28 Oct 2019

CSOH 78 has provided a degree of comfort to pursuers facing prescriptive arguments.

CSOH 78 has provided a degree of comfort to pursuers facing prescriptive arguments.

The recent decision of Lord Docherty in Loretto Housing Association v Cruden Building & Renewals and another [2019] CSOH 78 has provided a degree of comfort to pursuers facing prescriptive arguments.

The Current Position

At present, the Prescription and Limitation (Scotland) Act 1973 (“the 1973 Act”) provides in terms of Section 6 that claims for damages are extinguished once the obligation to make payment has subsisted for a period of five years.

The commencement of the prescriptive period could be delayed in terms of s.11(3) of the 1973 Act to the date when the creditor first became, or could with reasonable diligence have become, so aware of the loss. It was previously understood that knowledge of loss and the negligent act which caused the loss where required.

The understanding of s.11(3) application altered in David T Morrison & Co Ltd v ICL Plastics Ltd [2014] UKSC 48. The Supreme Court stated that the 5 year negative prescription period starts as soon as there was awareness of the loss itself regardless of whether the negligent act was known.

In 2017 the case of Gordon’s Trustees v Campbell Riddell Breeze Paterson, Morrison was upheld and applied. It was held that knowledge of the loss, even if the pursuer was unaware that the loss was in fact a loss, was sufficient to commence the prescriptive period. The effect of this judgment means that a claim could prescribed prior to the pursuer even appreciating that they have a claim. It was acknowledged that the decision would produce some harsh cases and that there was a need to review the law of prescription.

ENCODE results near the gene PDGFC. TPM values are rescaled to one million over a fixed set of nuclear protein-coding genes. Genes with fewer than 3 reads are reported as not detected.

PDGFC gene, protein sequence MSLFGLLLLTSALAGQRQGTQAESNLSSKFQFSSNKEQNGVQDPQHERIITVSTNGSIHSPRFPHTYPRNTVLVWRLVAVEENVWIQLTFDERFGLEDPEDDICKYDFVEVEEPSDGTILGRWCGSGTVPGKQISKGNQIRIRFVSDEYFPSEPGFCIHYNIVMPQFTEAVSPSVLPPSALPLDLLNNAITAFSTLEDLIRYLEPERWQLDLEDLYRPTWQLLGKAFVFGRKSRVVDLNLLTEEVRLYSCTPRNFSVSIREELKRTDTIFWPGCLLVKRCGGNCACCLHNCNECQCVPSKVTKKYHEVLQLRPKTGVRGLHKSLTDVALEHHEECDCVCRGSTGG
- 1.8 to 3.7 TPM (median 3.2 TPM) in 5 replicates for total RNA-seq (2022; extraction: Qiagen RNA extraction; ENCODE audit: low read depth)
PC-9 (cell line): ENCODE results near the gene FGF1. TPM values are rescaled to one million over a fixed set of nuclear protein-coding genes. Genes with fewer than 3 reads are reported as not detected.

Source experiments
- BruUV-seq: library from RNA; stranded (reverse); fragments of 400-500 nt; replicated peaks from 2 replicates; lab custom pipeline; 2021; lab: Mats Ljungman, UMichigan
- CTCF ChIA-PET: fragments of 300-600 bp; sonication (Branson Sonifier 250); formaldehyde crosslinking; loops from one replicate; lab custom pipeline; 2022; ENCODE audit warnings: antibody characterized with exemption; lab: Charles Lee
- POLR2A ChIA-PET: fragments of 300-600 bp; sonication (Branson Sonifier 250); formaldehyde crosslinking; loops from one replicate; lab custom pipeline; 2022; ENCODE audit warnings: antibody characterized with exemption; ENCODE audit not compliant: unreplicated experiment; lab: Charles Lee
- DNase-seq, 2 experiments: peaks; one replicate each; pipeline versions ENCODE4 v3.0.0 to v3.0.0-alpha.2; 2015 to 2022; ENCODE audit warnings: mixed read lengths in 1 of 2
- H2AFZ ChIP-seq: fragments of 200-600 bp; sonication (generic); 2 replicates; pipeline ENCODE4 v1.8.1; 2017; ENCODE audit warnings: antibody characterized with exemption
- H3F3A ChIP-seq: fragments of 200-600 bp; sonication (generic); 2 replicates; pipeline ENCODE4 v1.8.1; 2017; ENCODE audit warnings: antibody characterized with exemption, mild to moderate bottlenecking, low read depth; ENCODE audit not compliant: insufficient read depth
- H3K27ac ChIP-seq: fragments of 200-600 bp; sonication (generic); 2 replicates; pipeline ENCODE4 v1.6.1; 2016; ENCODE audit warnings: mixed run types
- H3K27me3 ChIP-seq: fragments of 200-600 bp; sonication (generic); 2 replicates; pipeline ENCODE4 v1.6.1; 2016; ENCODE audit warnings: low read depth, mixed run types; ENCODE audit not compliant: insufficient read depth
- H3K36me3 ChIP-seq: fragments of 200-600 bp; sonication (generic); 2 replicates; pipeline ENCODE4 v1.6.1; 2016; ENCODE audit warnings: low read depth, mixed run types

The New Act

The Prescription (Scotland) Act 2018 is an Act of the Scottish Parliament to amend the law relating to the extinction of rights and obligations by the passage of time. The Act makes amendments to the 1973 Act.

The new Act makes a number of key changes and critically reforms the discoverability test in section 11(3) of the 1973 Act relating to the state of knowledge of a creditor in cases of latent damage.

The Act introduces a new ‘formula’ whereby a three-part test must be met to begin the five year prescription clock. It states that the five-year prescription does not begin to run until the date when the creditor became aware, or could reasonably have been expected to become aware, of the facts set out in new subsection 11(3A):-

  • (a) that loss, injury or damage has occurred;
  • (b) that the loss, injury or damage was caused by a person’s act or omission; and
  • (c) the identity of that person.

This test effectively restores the pre Morrison position.

The Act received Royal Ascent on 18 December 2018, however further enacting provisions required to be passed for the operative sections of the Act to come into force. No timescale has been stated for the enacting legislation.

Harsh Cases

Whilst the New Act is awaited, harsh decisions have continued to occur. The most recent example was the case of Midlothian Council v Raeburn Drilling and Geotechnical Limited and another [2019] CSOH 29.

In this matter, the fourth defender had allegedly failed to provide advice on the inclusion of gas ground defence system in a social housing development. The development had been fully built in terms of the design which did not include the gas ground defence system. Several years after the completion of the development, the tenants started to pass out due to the gas ingress and had to be rehoused. The entire development required to be demolished and rebuilt.